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Neural stem cells pinpointed as "powerful players" in Parkinson's disease

The team, from the Salk Institute for Biological Studies, was led by Juan Carlos Izpisua Belmonte, Ph.D. They found that a common mutation to a gene that produces the enzyme LRRK2 deforms the membrane surrounding the nucleus of a neural stem cell. LRRK2 is responsible for both familial and sporadic cases of Parkinson's disease. Damaging the nuclear architecture leads to destruction of these powerful cells, as well as their decreased ability to spawn functional neurons.

The researchers checked their laboratory findings with brain samples from Parkinson's disease patients and found the same nuclear envelope impairment. Their study is reported Oct. 17 in the online issue of Nature.

"This discovery helps explain how Parkinson's disease, which has been traditionally associated with loss of neurons that produce dopamine and subsequent motor impairment, could lead to locomotor dysfunction and other common non-motor manifestations, such as depression and anxiety," Dr. Belmonte said.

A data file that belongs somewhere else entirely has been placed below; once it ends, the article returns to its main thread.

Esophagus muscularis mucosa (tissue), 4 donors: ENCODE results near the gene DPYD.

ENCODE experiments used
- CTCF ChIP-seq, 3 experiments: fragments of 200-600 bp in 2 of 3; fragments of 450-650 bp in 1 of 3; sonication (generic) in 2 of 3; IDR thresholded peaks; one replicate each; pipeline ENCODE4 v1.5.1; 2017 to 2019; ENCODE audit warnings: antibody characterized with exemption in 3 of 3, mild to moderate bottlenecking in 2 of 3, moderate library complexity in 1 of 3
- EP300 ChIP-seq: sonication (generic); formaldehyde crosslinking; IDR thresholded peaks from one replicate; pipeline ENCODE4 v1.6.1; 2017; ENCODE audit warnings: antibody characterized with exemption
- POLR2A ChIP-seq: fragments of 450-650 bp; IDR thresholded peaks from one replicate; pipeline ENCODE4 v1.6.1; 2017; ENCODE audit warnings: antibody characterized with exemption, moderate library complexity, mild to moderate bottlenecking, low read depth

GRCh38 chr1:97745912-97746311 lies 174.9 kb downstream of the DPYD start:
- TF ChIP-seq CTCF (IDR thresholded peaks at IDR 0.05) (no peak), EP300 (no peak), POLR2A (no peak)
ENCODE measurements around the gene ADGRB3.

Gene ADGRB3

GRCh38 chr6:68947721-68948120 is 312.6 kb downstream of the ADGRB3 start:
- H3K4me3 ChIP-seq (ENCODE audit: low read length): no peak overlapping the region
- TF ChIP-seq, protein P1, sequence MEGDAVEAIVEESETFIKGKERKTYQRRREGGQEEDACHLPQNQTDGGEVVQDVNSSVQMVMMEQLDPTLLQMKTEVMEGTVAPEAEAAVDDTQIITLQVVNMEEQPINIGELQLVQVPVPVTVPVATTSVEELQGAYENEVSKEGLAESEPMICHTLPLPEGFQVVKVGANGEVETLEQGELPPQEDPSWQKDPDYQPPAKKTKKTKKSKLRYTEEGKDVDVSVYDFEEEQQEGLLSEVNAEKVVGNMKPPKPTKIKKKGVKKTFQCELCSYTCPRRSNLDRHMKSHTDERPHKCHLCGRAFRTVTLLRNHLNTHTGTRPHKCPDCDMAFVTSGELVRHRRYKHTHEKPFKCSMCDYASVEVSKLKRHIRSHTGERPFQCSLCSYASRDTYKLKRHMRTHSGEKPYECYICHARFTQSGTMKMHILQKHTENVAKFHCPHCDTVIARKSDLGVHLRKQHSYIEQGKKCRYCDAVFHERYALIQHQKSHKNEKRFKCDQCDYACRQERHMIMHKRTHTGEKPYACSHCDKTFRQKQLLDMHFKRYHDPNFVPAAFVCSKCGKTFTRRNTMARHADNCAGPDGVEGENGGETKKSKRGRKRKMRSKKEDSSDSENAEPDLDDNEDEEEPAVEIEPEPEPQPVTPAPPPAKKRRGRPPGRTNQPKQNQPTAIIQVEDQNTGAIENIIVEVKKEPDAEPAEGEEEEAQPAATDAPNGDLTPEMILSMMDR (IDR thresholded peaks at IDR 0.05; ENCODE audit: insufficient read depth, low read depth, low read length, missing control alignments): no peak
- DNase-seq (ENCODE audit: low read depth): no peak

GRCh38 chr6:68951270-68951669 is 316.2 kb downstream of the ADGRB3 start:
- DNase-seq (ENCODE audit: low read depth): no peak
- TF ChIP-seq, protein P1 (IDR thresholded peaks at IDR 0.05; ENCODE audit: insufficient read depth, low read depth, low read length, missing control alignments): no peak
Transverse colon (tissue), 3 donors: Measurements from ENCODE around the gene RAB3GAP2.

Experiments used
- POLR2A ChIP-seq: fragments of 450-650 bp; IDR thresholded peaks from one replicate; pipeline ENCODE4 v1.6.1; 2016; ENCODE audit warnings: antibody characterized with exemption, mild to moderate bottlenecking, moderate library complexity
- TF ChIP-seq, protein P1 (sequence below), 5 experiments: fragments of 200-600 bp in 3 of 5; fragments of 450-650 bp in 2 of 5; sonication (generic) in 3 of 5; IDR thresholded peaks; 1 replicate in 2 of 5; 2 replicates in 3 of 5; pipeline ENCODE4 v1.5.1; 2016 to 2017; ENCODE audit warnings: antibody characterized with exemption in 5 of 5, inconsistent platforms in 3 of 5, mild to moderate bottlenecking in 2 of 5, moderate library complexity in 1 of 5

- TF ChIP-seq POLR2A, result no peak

"Similarly, current clinical trials explore the possibility of neural stem cell transplantation to compensate for dopamine deficits. Our work provides the platform for similar trials by using patient-specific corrected cells. It identifies degeneration of the nucleus as a previously unknown player in Parkinson's."

Although they don't yet know whether these nuclear aberrations cause Parkinson's disease or are a consequence of it, the researchers say the discovery could offer clues about potential new therapeutic approaches.

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Salk Institute for Biological Studies